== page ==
According to Sandeep Joseph, CEO and co-founder of Ampersand Advisory, what really makes it stand out is that it can accept input from multiple sources including images and videos and that it can work on phones. He said:

Clearly Google felt the need to catch up as Microsoft threatened to run away with the AI headlines, and the market.

He added that for other firms and platforms to catch up, other models need to be able to work on phones, use less computing power and generally be more accessible to all. 

Can other models catch up?

Agreeing with him, Joey Egger, head of AI at DEPT APAC added that other companies need to start focusing on the end use experience, a clear pricing model, and providing easy to use tools and APIs that make it easy for all people.

No matter if they are engineers wanting to build pipelines to improve their technical workflows, creative people who want to build automations that allow efficiency of output while still allowing them to have full creative control, or moms and dads who want to make fun birthday cards or simple games for their kids, having AI tools that are accessible for all is important when it comes to catching up, she said.

She added that while Bard did have a poor start, it is now very strong as a search engine, shopping tool and information provider. 

Adding to her point, Ranganathan Somanathan, co-founder at RSquared Global Ventures explained that Gemini could pose a threat to other AI models simply because of its widespread penetration through services such as Chrome, Gmail, Android and more. "The adoption rate can be accelerated very organically," he said. 

"Just as past success do not predict future victories, past failures too don’t define future outcomes," he said. "People today might be less loyal to brands but they are, at the same time, more forgiving if brands make amends and refresh themselves with integrity," I believe with Gemini, we are seeing a much stronger recovery of Bard."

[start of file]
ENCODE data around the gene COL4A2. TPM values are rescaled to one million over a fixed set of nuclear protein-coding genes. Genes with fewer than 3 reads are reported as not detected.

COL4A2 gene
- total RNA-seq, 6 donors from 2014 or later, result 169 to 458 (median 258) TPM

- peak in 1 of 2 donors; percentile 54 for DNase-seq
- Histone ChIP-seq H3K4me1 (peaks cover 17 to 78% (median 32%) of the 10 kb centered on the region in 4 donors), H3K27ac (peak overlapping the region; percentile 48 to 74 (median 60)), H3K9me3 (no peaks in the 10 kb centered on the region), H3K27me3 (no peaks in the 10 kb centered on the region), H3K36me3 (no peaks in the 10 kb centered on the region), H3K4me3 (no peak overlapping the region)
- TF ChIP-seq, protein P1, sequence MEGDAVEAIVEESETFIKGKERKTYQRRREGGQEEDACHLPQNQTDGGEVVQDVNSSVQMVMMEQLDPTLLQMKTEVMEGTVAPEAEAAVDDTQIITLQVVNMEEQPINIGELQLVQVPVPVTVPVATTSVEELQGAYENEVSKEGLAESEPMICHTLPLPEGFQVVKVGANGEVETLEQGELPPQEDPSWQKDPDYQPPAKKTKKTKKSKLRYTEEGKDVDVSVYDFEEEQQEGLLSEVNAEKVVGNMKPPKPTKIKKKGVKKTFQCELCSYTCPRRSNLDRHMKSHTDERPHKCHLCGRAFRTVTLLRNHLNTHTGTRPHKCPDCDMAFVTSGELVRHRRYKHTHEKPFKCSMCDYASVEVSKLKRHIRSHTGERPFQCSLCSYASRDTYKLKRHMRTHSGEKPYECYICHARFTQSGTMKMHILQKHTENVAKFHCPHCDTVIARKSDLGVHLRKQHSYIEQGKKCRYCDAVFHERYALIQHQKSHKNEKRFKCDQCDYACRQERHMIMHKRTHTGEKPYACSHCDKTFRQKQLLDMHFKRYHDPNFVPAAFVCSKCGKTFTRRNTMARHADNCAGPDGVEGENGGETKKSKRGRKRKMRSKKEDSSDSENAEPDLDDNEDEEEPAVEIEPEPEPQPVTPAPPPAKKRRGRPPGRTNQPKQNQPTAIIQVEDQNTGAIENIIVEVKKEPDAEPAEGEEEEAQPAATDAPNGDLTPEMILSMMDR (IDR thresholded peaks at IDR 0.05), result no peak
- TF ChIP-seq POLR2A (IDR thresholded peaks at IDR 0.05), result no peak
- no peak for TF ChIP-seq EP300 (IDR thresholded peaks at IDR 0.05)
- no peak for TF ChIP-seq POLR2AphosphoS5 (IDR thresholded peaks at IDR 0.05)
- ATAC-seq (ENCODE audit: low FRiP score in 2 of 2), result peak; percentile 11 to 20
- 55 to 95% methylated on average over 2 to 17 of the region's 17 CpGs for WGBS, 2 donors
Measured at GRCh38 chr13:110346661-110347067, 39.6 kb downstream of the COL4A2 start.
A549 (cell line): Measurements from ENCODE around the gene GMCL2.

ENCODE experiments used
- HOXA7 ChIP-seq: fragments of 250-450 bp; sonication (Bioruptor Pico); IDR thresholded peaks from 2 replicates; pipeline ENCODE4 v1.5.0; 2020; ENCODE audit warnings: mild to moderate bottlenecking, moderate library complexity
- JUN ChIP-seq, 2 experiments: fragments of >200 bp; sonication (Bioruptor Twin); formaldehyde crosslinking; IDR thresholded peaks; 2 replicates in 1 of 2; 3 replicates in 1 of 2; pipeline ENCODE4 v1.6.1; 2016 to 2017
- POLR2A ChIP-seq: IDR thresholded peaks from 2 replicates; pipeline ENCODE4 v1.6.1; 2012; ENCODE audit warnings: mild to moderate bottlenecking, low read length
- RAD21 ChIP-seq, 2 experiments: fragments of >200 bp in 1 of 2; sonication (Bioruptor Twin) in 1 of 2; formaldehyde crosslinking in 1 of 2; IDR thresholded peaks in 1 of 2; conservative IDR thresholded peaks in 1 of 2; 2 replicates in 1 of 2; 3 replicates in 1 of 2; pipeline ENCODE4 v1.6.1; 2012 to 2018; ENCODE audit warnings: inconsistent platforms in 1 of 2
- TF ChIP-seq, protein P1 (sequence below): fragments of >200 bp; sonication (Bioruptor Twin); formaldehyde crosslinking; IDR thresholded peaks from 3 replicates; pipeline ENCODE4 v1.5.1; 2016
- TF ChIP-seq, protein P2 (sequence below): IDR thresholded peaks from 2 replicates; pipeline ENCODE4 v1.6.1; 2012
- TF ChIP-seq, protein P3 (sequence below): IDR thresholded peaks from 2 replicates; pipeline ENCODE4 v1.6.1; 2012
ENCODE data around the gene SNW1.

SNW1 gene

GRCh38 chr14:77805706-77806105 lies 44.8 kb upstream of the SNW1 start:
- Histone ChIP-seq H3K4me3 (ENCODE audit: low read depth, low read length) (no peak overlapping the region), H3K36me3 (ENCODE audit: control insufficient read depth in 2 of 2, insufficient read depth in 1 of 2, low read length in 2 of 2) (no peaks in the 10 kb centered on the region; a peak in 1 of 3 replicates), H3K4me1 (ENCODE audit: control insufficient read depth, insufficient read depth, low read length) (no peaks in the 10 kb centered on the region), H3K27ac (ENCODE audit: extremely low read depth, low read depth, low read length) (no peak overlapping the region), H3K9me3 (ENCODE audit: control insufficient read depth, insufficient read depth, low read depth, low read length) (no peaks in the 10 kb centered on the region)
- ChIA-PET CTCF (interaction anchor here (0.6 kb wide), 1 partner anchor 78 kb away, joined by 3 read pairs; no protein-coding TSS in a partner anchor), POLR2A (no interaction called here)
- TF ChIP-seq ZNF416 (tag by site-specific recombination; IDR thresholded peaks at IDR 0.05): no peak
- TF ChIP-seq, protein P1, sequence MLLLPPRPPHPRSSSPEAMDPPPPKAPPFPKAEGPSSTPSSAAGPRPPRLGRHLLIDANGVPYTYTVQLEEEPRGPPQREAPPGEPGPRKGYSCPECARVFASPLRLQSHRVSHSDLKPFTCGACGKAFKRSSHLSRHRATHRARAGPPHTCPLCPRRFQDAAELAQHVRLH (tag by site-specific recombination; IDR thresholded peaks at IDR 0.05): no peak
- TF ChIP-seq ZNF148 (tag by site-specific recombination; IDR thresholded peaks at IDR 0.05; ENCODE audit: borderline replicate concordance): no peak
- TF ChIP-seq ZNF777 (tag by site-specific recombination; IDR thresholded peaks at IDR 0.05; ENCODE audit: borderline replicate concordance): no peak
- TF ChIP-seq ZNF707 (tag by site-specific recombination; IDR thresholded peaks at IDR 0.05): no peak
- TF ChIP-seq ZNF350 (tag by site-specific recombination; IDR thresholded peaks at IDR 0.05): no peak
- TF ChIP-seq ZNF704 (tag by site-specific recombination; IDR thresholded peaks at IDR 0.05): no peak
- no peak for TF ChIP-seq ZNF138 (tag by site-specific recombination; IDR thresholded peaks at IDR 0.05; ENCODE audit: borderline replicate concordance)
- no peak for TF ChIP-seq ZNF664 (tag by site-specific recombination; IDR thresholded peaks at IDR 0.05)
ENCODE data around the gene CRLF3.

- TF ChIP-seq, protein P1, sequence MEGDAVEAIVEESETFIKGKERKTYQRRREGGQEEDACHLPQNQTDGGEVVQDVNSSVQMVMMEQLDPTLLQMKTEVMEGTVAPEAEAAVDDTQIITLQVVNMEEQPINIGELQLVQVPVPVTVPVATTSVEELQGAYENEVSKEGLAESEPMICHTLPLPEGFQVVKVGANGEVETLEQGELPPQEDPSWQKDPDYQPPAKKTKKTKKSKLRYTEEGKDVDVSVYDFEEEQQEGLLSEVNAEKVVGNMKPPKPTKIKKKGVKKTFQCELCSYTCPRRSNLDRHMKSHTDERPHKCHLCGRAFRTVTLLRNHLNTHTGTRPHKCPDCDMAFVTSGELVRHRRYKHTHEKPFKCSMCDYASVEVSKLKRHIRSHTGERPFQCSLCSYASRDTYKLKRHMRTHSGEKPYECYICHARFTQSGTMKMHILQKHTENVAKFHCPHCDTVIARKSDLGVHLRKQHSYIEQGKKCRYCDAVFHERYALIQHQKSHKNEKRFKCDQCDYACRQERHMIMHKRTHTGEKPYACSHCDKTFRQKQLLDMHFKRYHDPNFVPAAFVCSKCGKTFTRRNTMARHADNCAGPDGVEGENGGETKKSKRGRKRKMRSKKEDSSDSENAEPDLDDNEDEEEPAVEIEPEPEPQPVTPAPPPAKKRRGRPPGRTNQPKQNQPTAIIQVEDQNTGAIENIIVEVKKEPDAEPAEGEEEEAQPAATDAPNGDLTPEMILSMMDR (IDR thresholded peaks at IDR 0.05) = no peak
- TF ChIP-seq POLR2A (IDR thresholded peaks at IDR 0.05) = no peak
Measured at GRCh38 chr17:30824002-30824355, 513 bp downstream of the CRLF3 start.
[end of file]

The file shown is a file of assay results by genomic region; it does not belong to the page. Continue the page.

A little too late in the game?

Saying that, not everyone is entirely convinced just yet. According to Mercedes-Benz's AI scientist Milind, who was expressing independent views, Gemini currently does not pose a threat to OpenAI or Microsoft.

"They are ahead by approximately six months to a year in terms of commercialising their AI models. Although this lead may seem modest, it represents a significant gap in the rapidly evolving field of AI," he said in a conversation with MARKETING-INTERACTIVE. 

He added that while DeepMind has developed some great AI products in the last few years, we have yet to see what Gemini is capable of and how successful Google will be in incorporating the model in their products. He said:

But now, Google is just playing catch-up.

He added that OpenAI and Microsoft have been establishing dominance in the cutting-edge AI ecosystem all year so one positive with the release of Gemini is that it will introduce increased competition and likely encourage accelerated progress in the AI space which is advantageous in the long-run. 

Related articles: 
Google's Bard for dummies: What is this new AI software that could challenge ChatGPT?
Google banks on AI for future as CEO outlines huge opportunity post 12,000 cullMicrosoft's Bing gets a jolt with AI capabilities, but will comfortable consumers actually switch from Google?